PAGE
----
The Latest: Judge: FedEx 'factually innocent' in drug case

SAN FRANCISCO – The Latest on prosecutors’ decision to drop drug trafficking charges against FedEx (all times local):

5 p.m.

The judge overseeing the criminal trial of FedEx on charges it knowingly shipped illegal prescription drugs said the company was factually innocent.

U.S. District Court Judge Charles Breyer made the comments in court on Friday before dismissing all charges against the shipping giant at the request of prosecutors. Breyer said FedEx had repeatedly asked the U.S. Drug Enforcement Administration to give it the names of customers that were shipping illegal drugs, but the agency was either unwilling or unable to do so.

Prosecutors claimed Memphis, Tennessee-based FedEx began conspiring with two internet pharmacy organizations in the early 2000s to ship powerful sleep aids, sedatives, painkillers and other drugs to customers who had not been physically examined by a doctor.

They decided to drop the charges just days into the criminal trial. FedEx attorney Cristina Arguedas said the company did not reach any monetary settlement with the government in exchange for ending the case.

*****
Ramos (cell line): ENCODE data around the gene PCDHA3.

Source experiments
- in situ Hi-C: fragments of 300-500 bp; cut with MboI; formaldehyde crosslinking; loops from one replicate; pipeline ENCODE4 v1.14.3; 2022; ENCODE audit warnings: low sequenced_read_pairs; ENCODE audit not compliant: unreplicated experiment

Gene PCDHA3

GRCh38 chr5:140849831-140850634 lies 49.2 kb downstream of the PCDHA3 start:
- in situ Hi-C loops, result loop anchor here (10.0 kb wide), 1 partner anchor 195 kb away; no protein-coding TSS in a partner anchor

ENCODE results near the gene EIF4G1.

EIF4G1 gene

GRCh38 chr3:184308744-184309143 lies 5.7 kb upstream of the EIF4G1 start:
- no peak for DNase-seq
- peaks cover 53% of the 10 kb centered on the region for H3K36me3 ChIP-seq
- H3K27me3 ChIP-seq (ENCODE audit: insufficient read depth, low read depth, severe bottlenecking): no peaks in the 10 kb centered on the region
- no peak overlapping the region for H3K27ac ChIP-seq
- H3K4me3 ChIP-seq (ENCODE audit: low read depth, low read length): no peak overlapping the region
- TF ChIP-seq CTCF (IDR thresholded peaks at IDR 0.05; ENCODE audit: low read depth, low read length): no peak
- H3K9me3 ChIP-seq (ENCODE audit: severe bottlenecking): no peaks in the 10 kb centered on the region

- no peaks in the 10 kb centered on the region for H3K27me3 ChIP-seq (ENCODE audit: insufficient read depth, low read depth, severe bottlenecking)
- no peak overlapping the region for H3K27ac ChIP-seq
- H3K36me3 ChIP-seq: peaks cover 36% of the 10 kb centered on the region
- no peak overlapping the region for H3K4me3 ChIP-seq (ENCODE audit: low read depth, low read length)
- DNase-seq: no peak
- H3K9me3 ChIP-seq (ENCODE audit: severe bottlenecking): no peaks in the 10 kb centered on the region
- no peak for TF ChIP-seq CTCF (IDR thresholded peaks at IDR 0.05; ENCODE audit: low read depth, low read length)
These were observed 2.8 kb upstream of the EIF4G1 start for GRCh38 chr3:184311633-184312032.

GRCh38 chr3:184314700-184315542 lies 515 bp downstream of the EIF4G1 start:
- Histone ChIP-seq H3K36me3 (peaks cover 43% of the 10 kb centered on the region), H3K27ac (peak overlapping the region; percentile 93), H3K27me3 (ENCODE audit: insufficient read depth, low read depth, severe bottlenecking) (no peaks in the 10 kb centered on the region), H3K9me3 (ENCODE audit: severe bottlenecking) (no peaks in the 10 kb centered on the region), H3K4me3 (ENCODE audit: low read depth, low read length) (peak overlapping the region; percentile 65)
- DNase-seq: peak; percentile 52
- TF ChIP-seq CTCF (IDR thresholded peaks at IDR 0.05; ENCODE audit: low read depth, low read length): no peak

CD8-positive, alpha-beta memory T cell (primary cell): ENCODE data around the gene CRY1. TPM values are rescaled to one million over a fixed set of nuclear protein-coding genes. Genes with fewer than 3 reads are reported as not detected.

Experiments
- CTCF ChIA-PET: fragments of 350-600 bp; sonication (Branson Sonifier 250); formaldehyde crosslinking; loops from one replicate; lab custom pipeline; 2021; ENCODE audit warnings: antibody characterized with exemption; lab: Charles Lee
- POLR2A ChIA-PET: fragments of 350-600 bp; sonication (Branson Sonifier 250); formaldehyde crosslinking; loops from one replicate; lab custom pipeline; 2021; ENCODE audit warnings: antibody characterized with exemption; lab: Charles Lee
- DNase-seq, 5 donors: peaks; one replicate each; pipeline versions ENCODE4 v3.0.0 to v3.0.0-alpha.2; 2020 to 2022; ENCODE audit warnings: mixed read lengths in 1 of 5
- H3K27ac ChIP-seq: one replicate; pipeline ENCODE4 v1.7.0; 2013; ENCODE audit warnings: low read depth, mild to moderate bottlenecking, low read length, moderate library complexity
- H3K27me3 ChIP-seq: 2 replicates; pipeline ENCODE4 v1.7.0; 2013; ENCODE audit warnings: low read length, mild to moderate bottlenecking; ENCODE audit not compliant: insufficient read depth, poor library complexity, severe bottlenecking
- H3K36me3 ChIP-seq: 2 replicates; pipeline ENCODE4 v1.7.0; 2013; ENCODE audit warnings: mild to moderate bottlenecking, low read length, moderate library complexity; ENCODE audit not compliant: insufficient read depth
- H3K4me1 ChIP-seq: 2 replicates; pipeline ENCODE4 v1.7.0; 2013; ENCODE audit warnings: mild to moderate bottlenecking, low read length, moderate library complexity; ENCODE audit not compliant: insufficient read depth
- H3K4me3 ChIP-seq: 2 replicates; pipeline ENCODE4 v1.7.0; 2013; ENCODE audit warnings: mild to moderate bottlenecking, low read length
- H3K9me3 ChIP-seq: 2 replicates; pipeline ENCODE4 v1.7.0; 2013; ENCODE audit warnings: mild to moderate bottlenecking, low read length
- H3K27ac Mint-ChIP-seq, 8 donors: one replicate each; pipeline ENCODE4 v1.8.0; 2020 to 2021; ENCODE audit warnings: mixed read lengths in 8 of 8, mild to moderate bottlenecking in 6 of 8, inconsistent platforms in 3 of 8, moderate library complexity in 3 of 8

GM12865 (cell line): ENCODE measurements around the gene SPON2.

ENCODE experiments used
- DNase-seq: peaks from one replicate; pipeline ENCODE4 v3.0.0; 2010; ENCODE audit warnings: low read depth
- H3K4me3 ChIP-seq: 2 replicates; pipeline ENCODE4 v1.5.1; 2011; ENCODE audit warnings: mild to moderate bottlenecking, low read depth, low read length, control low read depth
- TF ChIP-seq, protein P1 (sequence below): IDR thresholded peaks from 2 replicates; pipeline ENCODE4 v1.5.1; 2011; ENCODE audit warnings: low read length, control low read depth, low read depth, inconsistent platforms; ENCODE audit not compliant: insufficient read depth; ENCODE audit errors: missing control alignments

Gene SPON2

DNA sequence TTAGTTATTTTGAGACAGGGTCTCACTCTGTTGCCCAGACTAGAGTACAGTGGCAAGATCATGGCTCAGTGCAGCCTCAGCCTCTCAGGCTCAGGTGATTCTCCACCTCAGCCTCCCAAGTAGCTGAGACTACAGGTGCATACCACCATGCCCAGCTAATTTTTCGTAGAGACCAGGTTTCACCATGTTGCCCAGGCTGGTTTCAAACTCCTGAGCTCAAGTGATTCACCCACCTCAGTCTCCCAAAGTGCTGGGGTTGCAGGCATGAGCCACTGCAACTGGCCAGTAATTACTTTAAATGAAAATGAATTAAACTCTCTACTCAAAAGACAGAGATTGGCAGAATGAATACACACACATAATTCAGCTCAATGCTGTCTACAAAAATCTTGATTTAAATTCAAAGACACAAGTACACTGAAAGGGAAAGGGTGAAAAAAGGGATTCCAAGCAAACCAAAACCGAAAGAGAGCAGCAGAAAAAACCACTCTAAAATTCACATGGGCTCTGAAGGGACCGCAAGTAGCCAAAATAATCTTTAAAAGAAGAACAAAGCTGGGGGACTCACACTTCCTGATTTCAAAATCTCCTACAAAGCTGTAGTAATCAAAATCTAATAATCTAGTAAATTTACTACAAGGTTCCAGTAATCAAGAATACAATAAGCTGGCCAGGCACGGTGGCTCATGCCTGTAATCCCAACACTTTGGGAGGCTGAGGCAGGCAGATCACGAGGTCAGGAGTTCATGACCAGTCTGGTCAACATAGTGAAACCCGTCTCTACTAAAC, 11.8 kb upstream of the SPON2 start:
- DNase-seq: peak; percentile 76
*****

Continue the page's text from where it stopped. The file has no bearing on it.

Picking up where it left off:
2:30 p.m.

Federal prosecutors have dropped their nearly two-year long criminal case against FedEx alleging the shipping giant knowingly delivered illegal prescription drugs from pill mills to dealers and addicts, some of whom died.

U.S. District Court Judge Charles Breyer in San Francisco dismissed the charges on Friday at the request of prosecutors.

The judge’s two-page order did not indicate why prosecutors had decided to drop the case just days after a trial began.

FedEx attorneys had said before the trial that two Drug Enforcement Administration officials who regularly talked to the company were willing to testify that they never told FedEx to stop shipping for any online pharmacies.

The U.S. Attorney’s Office confirmed in a statement that it had asked Breyer to dismiss the indictment but also did not say why.

FedEx spokesman Patrick Fitzgerald said in a statement the company has always been innocent and the case should never have been brought.